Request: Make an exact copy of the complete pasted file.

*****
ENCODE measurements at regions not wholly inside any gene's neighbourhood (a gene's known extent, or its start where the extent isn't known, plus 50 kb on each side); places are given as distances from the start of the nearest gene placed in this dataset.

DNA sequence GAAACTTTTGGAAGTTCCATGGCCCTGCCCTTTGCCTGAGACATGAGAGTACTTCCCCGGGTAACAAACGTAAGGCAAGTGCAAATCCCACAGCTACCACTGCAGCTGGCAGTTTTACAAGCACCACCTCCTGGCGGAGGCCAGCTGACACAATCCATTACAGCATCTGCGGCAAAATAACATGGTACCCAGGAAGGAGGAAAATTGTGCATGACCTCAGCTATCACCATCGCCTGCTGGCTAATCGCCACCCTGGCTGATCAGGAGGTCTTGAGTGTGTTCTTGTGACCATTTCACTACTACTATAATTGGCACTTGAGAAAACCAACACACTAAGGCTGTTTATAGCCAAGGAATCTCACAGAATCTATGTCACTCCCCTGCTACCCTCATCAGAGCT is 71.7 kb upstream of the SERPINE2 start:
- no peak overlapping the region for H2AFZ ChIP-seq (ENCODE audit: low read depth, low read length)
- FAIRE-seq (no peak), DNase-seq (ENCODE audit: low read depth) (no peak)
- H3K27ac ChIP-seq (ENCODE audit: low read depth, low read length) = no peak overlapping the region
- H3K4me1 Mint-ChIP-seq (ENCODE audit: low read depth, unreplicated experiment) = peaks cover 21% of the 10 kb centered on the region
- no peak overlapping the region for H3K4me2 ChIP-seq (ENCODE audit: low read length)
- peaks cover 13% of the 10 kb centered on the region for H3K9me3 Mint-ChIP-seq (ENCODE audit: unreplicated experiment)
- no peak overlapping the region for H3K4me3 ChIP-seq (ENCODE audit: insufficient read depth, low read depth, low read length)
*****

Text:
ENCODE measurements at regions not wholly inside any gene's neighbourhood (a gene's known extent, or its start where the extent isn't known, plus 50 kb on each side); places are given as distances from the start of the nearest gene placed in this dataset.

DNA sequence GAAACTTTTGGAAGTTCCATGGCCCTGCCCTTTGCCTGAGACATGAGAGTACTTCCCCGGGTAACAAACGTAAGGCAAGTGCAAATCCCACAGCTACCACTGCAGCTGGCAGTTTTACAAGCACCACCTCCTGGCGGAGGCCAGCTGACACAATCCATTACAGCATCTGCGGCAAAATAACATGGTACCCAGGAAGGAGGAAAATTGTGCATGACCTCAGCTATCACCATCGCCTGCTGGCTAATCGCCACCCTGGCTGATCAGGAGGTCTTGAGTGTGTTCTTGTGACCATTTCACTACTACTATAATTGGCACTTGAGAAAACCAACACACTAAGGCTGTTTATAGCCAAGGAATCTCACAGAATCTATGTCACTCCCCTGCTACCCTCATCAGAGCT is 71.7 kb upstream of the SERPINE2 start:
- no peak overlapping the region for H2AFZ ChIP-seq (ENCODE audit: low read depth, low read length)
- FAIRE-seq (no peak), DNase-seq (ENCODE audit: low read depth) (no peak)
- H3K27ac ChIP-seq (ENCODE audit: low read depth, low read length) = no peak overlapping the region
- H3K4me1 Mint-ChIP-seq (ENCODE audit: low read depth, unreplicated experiment) = peaks cover 21% of the 10 kb centered on the region
- no peak overlapping the region for H3K4me2 ChIP-seq (ENCODE audit: low read length)
- peaks cover 13% of the 10 kb centered on the region for H3K9me3 Mint-ChIP-seq (ENCODE audit: unreplicated experiment)
- no peak overlapping the region for H3K4me3 ChIP-seq (ENCODE audit: insufficient read depth, low read depth, low read length)